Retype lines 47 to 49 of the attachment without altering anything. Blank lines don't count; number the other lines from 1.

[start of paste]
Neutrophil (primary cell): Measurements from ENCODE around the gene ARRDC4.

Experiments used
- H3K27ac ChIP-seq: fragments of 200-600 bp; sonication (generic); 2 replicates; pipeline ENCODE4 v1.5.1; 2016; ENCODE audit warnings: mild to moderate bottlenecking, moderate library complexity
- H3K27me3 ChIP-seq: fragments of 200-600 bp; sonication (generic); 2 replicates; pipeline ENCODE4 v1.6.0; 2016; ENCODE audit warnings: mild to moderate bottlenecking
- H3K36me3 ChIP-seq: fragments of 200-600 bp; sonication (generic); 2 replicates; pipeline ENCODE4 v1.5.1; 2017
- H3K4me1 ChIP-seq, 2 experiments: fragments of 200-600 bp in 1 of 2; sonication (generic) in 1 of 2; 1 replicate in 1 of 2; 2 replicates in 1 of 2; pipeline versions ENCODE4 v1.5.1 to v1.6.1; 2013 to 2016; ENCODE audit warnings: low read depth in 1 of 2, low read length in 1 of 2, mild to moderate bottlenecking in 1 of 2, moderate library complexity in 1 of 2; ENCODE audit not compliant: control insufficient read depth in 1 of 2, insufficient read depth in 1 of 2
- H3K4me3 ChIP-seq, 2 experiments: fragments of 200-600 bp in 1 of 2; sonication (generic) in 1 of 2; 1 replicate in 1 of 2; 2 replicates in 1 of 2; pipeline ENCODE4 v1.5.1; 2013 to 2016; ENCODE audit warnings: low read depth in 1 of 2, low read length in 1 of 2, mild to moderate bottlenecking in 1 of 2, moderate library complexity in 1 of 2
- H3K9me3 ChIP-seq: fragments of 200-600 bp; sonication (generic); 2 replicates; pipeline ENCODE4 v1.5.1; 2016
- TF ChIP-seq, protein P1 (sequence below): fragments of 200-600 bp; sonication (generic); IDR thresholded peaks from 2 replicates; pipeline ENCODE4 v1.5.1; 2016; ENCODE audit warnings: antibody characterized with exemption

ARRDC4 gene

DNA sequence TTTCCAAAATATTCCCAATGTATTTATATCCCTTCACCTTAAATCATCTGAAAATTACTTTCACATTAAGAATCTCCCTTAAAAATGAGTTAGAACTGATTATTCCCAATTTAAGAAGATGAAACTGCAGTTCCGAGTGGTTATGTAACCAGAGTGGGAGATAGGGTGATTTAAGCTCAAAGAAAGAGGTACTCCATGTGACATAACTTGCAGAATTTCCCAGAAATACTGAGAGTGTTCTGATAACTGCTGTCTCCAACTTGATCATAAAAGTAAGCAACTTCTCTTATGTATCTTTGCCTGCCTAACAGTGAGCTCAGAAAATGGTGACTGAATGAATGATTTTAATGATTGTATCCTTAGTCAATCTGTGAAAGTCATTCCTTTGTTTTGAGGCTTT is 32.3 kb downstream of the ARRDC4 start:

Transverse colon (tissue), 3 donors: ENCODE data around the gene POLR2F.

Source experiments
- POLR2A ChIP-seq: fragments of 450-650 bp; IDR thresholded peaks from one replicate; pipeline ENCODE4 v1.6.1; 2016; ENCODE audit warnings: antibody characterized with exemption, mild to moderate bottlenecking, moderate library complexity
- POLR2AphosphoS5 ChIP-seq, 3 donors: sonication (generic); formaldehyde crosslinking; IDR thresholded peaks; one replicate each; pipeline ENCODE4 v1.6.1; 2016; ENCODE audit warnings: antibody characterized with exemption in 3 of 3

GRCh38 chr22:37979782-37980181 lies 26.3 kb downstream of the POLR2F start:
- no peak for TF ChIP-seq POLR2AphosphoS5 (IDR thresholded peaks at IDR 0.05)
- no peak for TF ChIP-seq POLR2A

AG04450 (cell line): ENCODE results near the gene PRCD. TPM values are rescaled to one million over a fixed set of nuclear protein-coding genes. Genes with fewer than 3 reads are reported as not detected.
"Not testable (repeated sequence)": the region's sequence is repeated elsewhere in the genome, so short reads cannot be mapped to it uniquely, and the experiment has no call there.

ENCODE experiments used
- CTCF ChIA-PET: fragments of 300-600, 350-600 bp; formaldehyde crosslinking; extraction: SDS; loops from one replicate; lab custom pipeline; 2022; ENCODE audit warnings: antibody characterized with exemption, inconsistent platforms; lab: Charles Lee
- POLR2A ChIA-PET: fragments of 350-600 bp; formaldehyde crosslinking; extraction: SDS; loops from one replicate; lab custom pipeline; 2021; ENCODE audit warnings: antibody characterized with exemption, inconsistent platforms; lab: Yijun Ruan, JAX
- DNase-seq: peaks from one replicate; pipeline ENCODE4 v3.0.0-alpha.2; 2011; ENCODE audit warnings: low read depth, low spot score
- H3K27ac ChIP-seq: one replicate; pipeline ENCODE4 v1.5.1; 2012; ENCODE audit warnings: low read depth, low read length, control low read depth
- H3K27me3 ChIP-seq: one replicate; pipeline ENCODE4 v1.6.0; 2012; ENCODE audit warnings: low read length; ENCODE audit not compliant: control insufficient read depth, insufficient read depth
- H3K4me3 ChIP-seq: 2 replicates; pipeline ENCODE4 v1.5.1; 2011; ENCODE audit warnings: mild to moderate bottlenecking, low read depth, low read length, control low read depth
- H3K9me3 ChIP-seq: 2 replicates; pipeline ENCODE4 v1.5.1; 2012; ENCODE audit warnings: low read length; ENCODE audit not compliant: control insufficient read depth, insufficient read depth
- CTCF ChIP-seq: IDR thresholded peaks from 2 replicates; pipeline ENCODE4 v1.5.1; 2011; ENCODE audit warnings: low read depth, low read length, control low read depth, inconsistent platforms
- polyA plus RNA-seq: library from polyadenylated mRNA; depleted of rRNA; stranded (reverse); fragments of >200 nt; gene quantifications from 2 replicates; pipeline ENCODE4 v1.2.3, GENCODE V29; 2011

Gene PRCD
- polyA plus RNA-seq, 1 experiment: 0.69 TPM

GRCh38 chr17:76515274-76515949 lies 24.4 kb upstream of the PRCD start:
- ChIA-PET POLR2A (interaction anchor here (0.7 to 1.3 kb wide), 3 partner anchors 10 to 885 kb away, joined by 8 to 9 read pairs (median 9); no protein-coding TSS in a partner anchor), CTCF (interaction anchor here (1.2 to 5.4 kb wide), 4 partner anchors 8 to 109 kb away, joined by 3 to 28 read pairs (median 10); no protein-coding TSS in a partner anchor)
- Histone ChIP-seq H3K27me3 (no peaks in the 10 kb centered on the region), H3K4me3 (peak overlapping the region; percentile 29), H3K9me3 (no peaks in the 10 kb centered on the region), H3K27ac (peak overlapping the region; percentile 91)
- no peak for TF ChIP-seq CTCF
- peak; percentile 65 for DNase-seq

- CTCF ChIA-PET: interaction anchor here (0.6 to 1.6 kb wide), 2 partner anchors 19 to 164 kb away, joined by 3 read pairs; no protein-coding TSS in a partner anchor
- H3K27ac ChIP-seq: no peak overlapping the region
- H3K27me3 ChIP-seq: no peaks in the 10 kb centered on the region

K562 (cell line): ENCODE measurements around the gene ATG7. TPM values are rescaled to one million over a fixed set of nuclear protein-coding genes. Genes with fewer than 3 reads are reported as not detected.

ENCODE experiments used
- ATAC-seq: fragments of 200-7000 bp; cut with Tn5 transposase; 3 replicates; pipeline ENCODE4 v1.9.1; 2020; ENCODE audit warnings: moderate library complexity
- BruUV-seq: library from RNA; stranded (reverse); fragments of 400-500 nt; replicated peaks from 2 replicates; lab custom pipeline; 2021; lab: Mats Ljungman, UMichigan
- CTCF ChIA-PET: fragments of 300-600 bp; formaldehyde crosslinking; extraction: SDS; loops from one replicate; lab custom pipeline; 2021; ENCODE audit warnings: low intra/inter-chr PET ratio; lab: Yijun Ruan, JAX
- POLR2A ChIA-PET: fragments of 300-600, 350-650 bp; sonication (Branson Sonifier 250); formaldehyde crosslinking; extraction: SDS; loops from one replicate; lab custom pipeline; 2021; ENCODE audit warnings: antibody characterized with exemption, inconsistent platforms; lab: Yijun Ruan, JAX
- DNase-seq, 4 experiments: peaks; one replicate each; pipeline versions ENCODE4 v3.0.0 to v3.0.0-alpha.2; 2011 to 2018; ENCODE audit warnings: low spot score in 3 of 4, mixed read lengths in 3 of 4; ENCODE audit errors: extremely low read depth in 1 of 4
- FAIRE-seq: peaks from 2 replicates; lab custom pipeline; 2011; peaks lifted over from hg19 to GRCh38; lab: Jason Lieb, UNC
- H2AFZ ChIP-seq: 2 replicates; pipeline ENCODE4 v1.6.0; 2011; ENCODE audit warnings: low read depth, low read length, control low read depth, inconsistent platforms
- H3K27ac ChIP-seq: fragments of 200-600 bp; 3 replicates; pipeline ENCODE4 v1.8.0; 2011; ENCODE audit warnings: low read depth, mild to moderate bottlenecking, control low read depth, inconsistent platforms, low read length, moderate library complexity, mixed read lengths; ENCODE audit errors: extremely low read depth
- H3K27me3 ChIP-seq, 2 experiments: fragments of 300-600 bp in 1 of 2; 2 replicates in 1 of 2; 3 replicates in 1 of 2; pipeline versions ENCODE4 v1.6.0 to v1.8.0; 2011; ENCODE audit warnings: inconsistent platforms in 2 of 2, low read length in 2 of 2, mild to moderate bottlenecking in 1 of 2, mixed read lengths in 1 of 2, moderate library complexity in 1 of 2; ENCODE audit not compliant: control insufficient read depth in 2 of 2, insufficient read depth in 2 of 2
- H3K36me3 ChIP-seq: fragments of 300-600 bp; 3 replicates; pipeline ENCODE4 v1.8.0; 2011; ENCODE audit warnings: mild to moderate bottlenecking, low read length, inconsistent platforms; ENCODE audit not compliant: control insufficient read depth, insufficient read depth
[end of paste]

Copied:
- DNase-seq, 4 experiments: peaks; one replicate each; pipeline versions ENCODE4 v3.0.0 to v3.0.0-alpha.2; 2011 to 2018; ENCODE audit warnings: low spot score in 3 of 4, mixed read lengths in 3 of 4; ENCODE audit errors: extremely low read depth in 1 of 4
- FAIRE-seq: peaks from 2 replicates; lab custom pipeline; 2011; peaks lifted over from hg19 to GRCh38; lab: Jason Lieb, UNC
- H2AFZ ChIP-seq: 2 replicates; pipeline ENCODE4 v1.6.0; 2011; ENCODE audit warnings: low read depth, low read length, control low read depth, inconsistent platforms